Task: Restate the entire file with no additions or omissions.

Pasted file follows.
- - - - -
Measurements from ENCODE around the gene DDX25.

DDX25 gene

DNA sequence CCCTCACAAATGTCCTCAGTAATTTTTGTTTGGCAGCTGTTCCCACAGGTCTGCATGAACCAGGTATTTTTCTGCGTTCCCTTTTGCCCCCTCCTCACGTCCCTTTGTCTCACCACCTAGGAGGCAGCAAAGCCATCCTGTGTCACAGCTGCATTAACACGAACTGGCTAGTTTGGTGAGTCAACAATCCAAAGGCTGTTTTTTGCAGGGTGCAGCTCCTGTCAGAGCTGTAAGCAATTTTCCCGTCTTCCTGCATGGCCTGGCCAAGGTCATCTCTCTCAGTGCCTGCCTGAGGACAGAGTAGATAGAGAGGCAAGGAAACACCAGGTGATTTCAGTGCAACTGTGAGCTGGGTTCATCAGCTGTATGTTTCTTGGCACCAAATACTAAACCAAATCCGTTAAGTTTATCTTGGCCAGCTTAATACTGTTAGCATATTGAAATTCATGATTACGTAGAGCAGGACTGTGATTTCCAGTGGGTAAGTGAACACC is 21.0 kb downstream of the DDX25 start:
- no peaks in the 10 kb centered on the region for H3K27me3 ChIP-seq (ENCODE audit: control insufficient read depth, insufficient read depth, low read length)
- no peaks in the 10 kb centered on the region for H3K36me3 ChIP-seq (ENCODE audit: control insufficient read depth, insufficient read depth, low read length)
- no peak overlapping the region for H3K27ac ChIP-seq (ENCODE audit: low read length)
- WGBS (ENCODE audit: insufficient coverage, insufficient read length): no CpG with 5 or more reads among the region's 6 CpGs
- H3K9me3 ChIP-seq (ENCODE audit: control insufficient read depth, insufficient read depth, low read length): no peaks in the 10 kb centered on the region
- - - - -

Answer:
Measurements from ENCODE around the gene DDX25.

DDX25 gene

DNA sequence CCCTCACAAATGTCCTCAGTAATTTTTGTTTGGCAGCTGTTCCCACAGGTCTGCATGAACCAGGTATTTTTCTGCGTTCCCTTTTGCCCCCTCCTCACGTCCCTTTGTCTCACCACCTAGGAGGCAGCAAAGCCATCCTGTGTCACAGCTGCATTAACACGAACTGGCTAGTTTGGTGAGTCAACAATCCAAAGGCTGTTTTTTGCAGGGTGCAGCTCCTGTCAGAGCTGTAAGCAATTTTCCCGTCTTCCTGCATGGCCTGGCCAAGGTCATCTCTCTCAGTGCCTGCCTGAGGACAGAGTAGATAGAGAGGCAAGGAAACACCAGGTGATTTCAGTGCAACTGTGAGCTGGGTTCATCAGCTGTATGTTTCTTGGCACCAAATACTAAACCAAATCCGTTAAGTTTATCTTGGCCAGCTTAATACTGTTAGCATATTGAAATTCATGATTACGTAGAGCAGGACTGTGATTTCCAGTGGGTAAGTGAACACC is 21.0 kb downstream of the DDX25 start:
- no peaks in the 10 kb centered on the region for H3K27me3 ChIP-seq (ENCODE audit: control insufficient read depth, insufficient read depth, low read length)
- no peaks in the 10 kb centered on the region for H3K36me3 ChIP-seq (ENCODE audit: control insufficient read depth, insufficient read depth, low read length)
- no peak overlapping the region for H3K27ac ChIP-seq (ENCODE audit: low read length)
- WGBS (ENCODE audit: insufficient coverage, insufficient read length): no CpG with 5 or more reads among the region's 6 CpGs
- H3K9me3 ChIP-seq (ENCODE audit: control insufficient read depth, insufficient read depth, low read length): no peaks in the 10 kb centered on the region